Seminar 2: The Peopling of New York
HNRS 126W (1T3RA), Spring 2011
Tues/Thurs., 1:40-2:55pm, Honors Hall 12
Professor Omri Elisha
Office: Powdermaker Hall 315H
Office Hours: Tues. 3:30-5pm; or by appointment
Phone: (718) 997-5525
Instructional Technology Fellow: Tsai-Shiou Hsieh
Office: Honors Hall Room 20
Office Hours: Wednesdays 12-6 pm
This course explores social, historical, and cultural dimensions of immigration and population change in New York City, with a focus on the intersections of religion, ethnicity, and immigration, and emphasizing the points of view of residents themselves. Using historical and ethnographic studies, we will look at how religious and cultural traditions shape the lives and experiences of urban dwellers in one of the most diverse cities in the world. Class preparation involves a substantial amount of reading and writing, and you are expected to participate actively in every session. The course also includes a collaborative fieldwork element, which will involve class members doing research on demographic patterns and religious institutions in Flushing, Queens. The group project will require written and visual documentation and will culminate in a final paper and a website that you will design collectively as a class.
Required Books :
– From Ellis Island to JFK : New York’s Two Great Waves of Immigration, by Nancy Foner.
– The Madonna of 115th Street: Faith and Community in Italian Harlem, 1880-1950, by Robert Orsi.
– Guadalupe in New York: Devotion and the Struggle for Citizenship Rights among Mexican Immigrants, by Alyshia Galvez.
– Race and Religion among the Chosen Peoples of Crown Heights, by Henry Goldschmidt.
– God in Chinatown: Religion and Survival in New York’s Evolving Immigrant Community, by Kenneth Guest
We will also read several articles and essays that I have posted on Blackboard. To access Blackboard readings, go to www.cuny.edu, click on “Portal Log-in,” log on to your account, and follow the links to this course. You will find the PDF files under “Course Documents.”
Course Requirements and Grading:
– You must attend class consistently and be prepared to discuss the assigned readings. Occasionally there will also be in-class writing exercises and/or short assignments.
Student Discussion Leading: 15%
– You will each be assigned one day to give a 12-15 minute oral presentation on the assigned reading for that day. You can be creative in your approach, including visual aids if you want (not required), but make sure to address the main point or argument in the assigned reading, discuss your response to the material, and stimulate further analysis by raising at least three questions for class discussion.
Online Discussion Board Responses: 20%
– We will have an online site for this class where you can post responses to the assigned readings. You are required to post at least SEVEN responses before the end of term. Each response must be approximately 300 words in length, and should reflect an informed and thoughtful reading of the assignment. Each response must be posted before noon (12pm) on day the relevant reading assignment is due.
Book Review Essay: 20% (Due March 22)
– Write a five-page essay in which you compare and contrast the two case studies discussed by Orsi and Galvez. The purpose of this essay is NOT for you to decide which books is “better,” but to think about what kind of conclusions you can draw from having read these two books side by side.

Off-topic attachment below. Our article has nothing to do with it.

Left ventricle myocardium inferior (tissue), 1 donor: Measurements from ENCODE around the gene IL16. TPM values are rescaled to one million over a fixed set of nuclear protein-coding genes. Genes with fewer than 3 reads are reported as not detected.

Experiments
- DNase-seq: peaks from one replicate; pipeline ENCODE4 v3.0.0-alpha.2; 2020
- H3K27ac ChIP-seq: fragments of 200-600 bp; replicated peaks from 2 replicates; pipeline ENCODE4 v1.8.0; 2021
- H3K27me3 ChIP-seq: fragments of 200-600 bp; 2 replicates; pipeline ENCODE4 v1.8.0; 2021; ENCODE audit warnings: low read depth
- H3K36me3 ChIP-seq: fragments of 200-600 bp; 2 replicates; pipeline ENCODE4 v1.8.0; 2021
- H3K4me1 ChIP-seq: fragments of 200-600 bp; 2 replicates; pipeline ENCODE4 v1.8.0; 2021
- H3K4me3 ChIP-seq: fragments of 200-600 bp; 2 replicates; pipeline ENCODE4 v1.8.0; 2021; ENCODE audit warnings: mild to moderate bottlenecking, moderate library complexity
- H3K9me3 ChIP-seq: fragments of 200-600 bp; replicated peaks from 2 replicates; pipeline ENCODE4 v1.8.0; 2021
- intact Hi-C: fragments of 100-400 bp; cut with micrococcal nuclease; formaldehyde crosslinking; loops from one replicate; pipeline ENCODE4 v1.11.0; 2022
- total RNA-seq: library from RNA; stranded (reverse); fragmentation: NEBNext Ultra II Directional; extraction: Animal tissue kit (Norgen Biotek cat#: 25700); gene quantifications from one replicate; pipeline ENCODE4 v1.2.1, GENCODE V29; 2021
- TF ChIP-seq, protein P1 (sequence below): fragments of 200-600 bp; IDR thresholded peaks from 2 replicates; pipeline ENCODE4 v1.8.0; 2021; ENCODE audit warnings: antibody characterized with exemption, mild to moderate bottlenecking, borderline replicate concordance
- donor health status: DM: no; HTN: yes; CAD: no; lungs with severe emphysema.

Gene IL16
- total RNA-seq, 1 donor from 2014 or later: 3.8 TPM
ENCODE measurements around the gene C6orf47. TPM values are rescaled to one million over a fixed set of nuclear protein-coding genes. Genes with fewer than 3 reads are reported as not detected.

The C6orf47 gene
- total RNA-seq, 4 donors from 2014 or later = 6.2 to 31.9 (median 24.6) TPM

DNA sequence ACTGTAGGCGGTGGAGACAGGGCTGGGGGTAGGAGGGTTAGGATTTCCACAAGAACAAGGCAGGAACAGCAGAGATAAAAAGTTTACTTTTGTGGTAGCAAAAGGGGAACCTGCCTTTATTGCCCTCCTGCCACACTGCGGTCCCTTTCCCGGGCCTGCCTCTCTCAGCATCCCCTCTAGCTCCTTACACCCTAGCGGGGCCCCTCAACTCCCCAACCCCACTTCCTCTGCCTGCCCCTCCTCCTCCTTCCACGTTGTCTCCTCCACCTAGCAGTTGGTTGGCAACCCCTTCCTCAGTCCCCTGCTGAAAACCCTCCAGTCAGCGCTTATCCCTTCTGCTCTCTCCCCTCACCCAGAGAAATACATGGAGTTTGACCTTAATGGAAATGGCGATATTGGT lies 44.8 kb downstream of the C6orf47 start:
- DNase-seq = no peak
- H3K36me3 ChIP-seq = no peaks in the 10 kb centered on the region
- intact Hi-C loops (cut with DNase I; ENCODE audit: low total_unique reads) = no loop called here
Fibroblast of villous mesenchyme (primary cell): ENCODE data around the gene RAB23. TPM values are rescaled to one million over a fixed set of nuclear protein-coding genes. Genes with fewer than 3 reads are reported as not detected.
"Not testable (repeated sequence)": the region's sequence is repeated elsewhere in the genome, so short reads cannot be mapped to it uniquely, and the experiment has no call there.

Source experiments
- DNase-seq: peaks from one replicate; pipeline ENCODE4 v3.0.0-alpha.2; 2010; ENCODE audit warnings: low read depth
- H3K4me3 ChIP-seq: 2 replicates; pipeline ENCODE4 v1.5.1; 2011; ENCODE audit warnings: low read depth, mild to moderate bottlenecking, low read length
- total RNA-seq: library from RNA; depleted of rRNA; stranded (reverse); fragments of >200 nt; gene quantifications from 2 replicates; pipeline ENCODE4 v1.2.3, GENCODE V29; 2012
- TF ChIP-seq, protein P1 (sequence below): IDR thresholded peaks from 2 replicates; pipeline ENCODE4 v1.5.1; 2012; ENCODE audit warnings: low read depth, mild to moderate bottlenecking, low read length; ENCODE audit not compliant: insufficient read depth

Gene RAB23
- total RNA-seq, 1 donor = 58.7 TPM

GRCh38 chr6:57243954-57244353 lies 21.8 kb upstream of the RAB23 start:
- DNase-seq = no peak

Group Project (neighborhood study/website): 25%
– The class will be divided into four groups, and each group will conduct an ethnographic study of a particular religious organization in Flushing, Queens. Your research will ideally focus on a specific ritual or community event, treated as a basis for a larger social analysis. As the term progresses, the entire class will design a website presenting your findings, and you will each write final papers summarizing your research. The project will also involve a mandatory class trip/walking tour of Flushing, and periodic research assignments.
Course Schedule: (readings that are not from a book are on Blackboard)
From Ellis Island to JFK, Chapter 1 (“Who They Are and Why They Have Come”)
-Michael Walzer, “What does it mean to be an ‘American’?”
-Stephen Steinberg, “The Melting Pot and the Color Line”
*Hand in your two-page “cultural autobiography.”
From Ellis Island to JFK, Chapter 2 (“Where They Live”)
The Madonna of 115th Street, p. 1-49
The Madonna of 115th Street, p. 75-96, 107-129
The Madonna of 115th Street, p. 129-149, 163-178
The Madonna of 115th Street, p. 178-218
Elizabeth McAlister, “The Madonna of 115th Street Revisited: Vodou and Haitian Catholicism in the Age of Transnationalism”
From Ellis Island to JFK, Chapter 3 (“The Work They Do”)
Guadalupe in New York, Pp.1-40
Guadalupe in New York, Chapter 4
Guadalupe in New York, Chapters 5-6
Guadalupe in New York, Chapter 7
Book Review Essay Due
Weishan Huang, “The Making of a Promised Land: Religious Responses to Gentrification and Neighborhood Ethnic Diversity”
From Ellis Island to JFK, Chapter 5 (“The Sting of Prejudice”)
Susan Slymovics, “New York City’s World Muslim Day Parade”
Race and Religion among the Chosen Peoples of Crown Heights,
Introduction and Chapter 1
Race and Religion…, Chapter 2
Race and Religion…, Chapter 3
Race and Religion…, Chapter 4 and Conclusion
[chapter 5 is optional]
April 19, 21, 26 SPRING BREAK, NO CLASS
From Ellis Island to JFK, Chapter 6 (“Transnational Ties”)
God in Chinatown, Kenneth Guest, Chapter 1 and pp.55-70
God in Chinatown, Chapter 4
God in Chinatown, Chapter 5
God in Chinatown, Chapter 6
God in Chinatown, Chapter 7